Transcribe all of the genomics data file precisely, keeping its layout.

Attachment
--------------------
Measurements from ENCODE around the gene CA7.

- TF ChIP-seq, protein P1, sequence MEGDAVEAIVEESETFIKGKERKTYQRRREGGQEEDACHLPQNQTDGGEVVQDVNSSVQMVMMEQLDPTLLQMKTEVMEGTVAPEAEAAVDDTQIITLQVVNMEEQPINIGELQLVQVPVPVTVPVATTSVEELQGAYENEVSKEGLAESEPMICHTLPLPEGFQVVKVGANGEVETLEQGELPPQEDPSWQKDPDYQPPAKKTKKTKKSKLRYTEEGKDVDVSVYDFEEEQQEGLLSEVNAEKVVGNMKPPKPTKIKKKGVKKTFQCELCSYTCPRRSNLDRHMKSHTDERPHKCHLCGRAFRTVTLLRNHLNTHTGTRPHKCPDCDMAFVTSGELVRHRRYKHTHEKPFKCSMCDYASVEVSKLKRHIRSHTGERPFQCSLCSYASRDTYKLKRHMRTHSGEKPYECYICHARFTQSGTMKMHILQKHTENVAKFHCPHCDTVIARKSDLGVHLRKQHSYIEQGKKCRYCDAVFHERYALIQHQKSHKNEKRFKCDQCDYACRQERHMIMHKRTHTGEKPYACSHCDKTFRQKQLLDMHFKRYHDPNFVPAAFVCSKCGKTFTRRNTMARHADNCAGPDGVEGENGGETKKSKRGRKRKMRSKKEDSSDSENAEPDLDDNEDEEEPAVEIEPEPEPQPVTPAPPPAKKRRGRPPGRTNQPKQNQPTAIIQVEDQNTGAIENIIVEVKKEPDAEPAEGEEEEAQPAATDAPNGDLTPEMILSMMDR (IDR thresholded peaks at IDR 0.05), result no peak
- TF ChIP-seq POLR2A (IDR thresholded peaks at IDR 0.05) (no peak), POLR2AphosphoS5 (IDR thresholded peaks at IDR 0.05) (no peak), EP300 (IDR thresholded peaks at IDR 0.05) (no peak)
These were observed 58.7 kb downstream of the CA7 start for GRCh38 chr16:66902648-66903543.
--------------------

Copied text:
Measurements from ENCODE around the gene CA7.

- TF ChIP-seq, protein P1, sequence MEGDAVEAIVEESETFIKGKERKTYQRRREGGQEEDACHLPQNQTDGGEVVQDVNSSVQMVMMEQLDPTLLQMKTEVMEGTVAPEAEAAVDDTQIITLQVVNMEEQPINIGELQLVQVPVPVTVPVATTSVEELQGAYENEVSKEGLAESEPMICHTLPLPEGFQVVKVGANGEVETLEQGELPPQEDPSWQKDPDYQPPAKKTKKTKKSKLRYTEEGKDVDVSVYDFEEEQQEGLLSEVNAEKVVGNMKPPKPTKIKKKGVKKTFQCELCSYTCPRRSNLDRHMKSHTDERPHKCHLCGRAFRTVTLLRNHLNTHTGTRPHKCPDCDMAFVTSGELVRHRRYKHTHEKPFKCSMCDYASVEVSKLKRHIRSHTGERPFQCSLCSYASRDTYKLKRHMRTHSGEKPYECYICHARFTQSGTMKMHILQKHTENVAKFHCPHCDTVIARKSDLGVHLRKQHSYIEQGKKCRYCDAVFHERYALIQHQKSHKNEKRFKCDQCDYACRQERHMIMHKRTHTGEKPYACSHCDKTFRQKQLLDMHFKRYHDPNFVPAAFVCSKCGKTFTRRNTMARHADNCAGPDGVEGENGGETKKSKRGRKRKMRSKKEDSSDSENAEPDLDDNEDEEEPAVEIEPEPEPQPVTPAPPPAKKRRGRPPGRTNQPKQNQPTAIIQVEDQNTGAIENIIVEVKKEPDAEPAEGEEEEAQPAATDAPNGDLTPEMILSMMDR (IDR thresholded peaks at IDR 0.05), result no peak
- TF ChIP-seq POLR2A (IDR thresholded peaks at IDR 0.05) (no peak), POLR2AphosphoS5 (IDR thresholded peaks at IDR 0.05) (no peak), EP300 (IDR thresholded peaks at IDR 0.05) (no peak)
These were observed 58.7 kb downstream of the CA7 start for GRCh38 chr16:66902648-66903543.